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  32. KR @ 128 "In other words, you searched for extreme events at other times, ignoring statistical indications and trends, in order to present possible counter examples. This is classic cherry-picking, Norman. It's (from the definition, "a kind of fallacy of selective attention"), hunting for the subset of data that supports your hypothesis and ignoring the mass of evidence that might contradict you." That is not at all what I did or described that I did. I went to the NOAA website that lists extreme weather events for given years. I selected one (without looking at the others) and posted the result in #95 to muoncounter with a link to the NOAA page I grabbed it from. I would agree with you on cherry-picking if I looked at many extreme weather reports and picked the most extreme out of the bunch. I did not do this and do not know what the other years hold in terms of extreme weather.
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    Response:

    [DB] "I would agree with you on cherry-picking if I looked at many extreme weather reports and picked the most extreme out of the bunch. I did not do this and do not know what the other years hold in terms of extreme weather."

    Relying upon happenstance in the absence of known, statistically robust, methodologies is sheer folly.  So then call it raspberry/orange/apple/kiwi/squash/etc-picking.  Closing ones eyes and walking into a busy thoroughfare because one doesn't believe in extreme traffic doesn't make one's body impervious to being run over.

  33. KR @ 128 "You've done this with (as I recall) just Dallas weather rather than Texas, just days >105 rather than mean temperatures, selected dates from history rather than trends, on and on and on as others have called you on your data selections." I had pointed out that warmer low temperatures are not dangerous to the human life, that 2011 had 3 F warmer nights is not the important stat for extreme weather. It is the very high temperatures that lead to fatalities via heat stroke. The higher the high the more dangerous to human life. That is why I included that in the post. "At this point, with cherry-picking firmly established as a core of your arguments, I'll have to take this as evidence that the Extreme weather has increased hypothesis is rather strongly supported by your inability to disprove it." You can take the same challenge I posted to muoncounter in Post #90 Go to the NOAA page he linked to at #58 and put in 1981 to 2011 for any month you wish to view (I chose August since it is a warm month). Shrink the screen and go to the site again and try another 30 year period and shrink this one as well. Run the two side by side in an animation and you see if you can see clear evidence that severe droughts and floods (very wet conditions) is increasing based upon another set of 30 years.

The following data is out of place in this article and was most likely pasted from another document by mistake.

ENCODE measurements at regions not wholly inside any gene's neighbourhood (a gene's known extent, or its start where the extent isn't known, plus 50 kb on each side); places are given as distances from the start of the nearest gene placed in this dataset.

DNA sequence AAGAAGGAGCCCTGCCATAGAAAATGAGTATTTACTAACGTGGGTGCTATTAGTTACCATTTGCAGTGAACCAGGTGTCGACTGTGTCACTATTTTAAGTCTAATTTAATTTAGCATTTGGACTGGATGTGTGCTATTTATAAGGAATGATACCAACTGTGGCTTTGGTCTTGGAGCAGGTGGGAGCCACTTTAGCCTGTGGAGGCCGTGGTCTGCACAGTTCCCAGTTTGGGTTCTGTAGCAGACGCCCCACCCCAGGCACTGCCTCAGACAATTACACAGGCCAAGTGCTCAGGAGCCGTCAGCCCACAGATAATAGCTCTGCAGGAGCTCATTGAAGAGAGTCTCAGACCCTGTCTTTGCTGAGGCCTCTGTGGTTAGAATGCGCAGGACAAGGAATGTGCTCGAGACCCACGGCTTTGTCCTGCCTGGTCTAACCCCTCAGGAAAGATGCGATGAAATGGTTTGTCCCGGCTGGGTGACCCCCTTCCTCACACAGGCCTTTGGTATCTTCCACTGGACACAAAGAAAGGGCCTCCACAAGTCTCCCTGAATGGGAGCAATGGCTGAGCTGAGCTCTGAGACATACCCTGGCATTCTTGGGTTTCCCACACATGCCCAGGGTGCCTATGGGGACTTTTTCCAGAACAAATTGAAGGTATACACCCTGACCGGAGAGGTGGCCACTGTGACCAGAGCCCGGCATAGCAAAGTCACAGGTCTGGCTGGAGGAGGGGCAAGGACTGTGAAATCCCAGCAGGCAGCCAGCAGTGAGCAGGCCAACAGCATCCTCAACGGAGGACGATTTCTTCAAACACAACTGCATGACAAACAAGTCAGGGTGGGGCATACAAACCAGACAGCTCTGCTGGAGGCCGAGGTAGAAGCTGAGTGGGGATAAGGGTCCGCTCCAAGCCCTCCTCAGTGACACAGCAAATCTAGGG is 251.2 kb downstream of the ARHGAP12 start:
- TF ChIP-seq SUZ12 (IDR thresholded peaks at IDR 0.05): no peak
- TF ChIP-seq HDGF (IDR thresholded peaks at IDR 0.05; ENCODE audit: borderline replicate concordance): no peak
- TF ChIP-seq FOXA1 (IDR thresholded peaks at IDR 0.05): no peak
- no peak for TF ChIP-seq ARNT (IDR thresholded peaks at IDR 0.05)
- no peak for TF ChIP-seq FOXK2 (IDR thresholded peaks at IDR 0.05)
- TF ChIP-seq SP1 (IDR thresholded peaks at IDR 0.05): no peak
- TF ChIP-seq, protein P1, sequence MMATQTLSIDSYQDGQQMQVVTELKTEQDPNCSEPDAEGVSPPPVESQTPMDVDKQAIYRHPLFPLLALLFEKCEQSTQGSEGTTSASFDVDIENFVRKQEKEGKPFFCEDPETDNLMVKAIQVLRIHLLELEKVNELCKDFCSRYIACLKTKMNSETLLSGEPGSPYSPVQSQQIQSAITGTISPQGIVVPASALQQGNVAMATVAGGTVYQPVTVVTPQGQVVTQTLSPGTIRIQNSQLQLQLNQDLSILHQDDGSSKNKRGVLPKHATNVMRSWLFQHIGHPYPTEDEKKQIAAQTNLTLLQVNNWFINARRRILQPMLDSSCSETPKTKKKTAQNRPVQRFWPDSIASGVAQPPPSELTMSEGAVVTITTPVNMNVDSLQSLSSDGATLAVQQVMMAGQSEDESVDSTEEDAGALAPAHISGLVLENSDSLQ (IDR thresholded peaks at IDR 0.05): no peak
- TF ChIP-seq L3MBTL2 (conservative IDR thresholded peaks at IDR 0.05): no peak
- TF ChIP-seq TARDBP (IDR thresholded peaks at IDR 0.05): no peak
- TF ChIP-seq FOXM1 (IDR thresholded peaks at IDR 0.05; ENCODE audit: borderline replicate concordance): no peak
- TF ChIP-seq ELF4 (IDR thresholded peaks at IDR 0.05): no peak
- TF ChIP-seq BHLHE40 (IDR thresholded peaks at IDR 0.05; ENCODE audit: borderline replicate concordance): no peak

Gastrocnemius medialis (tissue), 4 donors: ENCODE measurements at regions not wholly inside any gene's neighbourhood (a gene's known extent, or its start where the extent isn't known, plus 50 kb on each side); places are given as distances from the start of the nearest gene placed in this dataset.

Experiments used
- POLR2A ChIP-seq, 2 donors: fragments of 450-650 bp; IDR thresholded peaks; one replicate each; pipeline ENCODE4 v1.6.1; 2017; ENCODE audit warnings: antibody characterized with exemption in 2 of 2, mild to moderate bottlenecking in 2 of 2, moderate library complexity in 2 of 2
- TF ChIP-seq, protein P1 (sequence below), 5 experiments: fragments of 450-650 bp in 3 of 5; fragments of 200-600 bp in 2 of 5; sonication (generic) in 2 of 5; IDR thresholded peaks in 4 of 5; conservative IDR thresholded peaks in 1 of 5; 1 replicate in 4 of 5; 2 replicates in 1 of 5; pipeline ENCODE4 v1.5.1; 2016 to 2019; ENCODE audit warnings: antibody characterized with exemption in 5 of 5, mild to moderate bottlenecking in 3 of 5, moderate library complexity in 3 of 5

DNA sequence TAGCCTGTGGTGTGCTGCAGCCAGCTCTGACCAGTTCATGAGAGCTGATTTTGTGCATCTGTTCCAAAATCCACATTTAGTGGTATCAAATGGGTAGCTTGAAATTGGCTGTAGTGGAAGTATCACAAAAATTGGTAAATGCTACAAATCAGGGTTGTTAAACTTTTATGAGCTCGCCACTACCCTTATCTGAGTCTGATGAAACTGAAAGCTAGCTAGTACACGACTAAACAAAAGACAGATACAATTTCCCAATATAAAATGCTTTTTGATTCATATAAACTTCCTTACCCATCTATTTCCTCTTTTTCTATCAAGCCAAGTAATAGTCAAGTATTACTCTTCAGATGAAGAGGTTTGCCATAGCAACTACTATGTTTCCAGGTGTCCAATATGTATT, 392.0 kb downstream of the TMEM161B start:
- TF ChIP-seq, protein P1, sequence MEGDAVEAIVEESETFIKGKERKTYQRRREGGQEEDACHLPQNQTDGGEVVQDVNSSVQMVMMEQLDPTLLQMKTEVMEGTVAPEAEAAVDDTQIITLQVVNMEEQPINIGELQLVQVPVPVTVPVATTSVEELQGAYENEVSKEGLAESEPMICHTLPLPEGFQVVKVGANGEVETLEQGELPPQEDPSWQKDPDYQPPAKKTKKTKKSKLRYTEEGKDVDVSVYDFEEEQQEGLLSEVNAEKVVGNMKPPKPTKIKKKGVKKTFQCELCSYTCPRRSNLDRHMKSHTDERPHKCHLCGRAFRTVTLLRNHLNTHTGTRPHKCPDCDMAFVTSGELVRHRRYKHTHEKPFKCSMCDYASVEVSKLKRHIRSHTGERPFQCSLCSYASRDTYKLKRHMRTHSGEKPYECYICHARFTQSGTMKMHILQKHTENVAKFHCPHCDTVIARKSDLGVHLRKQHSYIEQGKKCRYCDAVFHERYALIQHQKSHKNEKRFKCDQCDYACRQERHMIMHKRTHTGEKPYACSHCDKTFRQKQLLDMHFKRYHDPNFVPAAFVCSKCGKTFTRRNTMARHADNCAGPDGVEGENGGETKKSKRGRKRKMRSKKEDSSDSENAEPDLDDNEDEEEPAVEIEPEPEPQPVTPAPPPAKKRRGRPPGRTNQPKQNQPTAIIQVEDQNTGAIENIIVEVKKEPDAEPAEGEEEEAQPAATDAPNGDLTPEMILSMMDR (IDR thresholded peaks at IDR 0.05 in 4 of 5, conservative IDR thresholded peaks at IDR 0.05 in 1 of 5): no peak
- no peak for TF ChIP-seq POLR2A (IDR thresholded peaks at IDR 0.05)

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  34. DB @ 132 Thanks, I am working on getting the "known, statistically robust, methodologies." I was just stating that my approach is not cherry-picking. I did not say what I did was the best choice of methods (grab bag is probably the most descriptive).
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    Response:

    [DB] Best wishes then.  In the meantime your current approach is scientifically similar to this one.